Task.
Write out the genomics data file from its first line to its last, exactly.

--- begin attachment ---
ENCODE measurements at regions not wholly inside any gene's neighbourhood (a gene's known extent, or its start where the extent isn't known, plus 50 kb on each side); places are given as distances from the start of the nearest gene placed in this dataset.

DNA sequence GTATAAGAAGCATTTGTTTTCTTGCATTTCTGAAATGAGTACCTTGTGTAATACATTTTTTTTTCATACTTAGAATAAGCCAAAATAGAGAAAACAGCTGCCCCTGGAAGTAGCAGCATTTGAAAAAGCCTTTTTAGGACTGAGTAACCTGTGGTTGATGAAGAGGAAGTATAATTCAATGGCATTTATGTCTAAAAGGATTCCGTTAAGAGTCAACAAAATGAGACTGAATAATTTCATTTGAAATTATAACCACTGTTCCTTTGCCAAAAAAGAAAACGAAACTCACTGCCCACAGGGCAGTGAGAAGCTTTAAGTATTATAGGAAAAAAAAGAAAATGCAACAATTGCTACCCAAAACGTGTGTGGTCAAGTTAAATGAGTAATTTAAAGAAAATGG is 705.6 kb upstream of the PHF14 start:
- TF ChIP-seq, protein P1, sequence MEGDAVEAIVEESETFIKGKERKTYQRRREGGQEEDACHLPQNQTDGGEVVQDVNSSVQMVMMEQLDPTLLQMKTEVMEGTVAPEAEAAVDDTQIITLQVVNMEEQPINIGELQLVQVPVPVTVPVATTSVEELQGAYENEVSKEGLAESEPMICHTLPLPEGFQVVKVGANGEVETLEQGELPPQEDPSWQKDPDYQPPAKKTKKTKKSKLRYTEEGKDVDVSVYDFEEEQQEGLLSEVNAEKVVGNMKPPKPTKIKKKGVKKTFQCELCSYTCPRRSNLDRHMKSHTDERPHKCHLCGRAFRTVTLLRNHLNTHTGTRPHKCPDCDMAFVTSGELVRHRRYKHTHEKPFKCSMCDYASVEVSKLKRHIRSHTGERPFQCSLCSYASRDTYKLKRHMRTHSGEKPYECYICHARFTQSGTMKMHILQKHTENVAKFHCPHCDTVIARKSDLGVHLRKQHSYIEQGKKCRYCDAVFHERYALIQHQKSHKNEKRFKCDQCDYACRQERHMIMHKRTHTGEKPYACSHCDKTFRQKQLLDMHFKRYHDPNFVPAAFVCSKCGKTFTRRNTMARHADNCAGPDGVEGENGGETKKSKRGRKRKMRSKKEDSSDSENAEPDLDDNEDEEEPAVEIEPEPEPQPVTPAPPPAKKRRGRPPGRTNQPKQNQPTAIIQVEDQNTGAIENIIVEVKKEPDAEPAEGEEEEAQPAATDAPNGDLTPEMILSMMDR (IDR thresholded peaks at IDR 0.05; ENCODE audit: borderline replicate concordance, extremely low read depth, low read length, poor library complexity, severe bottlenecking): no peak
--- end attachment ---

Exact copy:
ENCODE measurements at regions not wholly inside any gene's neighbourhood (a gene's known extent, or its start where the extent isn't known, plus 50 kb on each side); places are given as distances from the start of the nearest gene placed in this dataset.

DNA sequence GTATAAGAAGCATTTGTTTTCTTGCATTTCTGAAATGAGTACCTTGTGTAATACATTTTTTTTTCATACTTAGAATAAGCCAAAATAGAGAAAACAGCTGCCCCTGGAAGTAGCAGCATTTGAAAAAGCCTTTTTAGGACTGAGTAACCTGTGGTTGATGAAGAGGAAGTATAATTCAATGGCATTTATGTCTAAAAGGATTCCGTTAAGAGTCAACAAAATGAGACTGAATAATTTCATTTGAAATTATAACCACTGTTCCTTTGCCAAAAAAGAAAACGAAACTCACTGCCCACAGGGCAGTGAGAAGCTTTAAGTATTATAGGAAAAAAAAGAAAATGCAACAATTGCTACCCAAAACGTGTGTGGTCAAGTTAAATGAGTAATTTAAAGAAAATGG is 705.6 kb upstream of the PHF14 start:
- TF ChIP-seq, protein P1, sequence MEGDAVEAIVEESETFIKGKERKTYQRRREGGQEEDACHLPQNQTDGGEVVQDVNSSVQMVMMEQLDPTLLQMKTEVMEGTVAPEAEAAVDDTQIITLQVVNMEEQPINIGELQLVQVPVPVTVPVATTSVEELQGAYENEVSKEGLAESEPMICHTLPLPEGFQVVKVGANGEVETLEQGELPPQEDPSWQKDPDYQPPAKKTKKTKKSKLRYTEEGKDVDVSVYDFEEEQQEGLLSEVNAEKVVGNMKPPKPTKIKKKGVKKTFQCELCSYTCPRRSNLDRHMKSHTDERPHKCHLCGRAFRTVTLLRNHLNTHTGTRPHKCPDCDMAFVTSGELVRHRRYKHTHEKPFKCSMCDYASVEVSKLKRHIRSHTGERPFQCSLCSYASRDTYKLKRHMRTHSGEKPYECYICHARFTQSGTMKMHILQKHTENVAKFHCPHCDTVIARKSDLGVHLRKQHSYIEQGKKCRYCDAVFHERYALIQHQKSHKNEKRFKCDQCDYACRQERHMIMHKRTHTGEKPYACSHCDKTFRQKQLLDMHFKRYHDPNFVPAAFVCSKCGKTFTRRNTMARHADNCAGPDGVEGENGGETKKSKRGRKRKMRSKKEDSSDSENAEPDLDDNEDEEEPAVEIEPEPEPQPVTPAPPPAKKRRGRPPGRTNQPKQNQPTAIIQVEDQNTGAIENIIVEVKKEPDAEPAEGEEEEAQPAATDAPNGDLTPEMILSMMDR (IDR thresholded peaks at IDR 0.05; ENCODE audit: borderline replicate concordance, extremely low read depth, low read length, poor library complexity, severe bottlenecking): no peak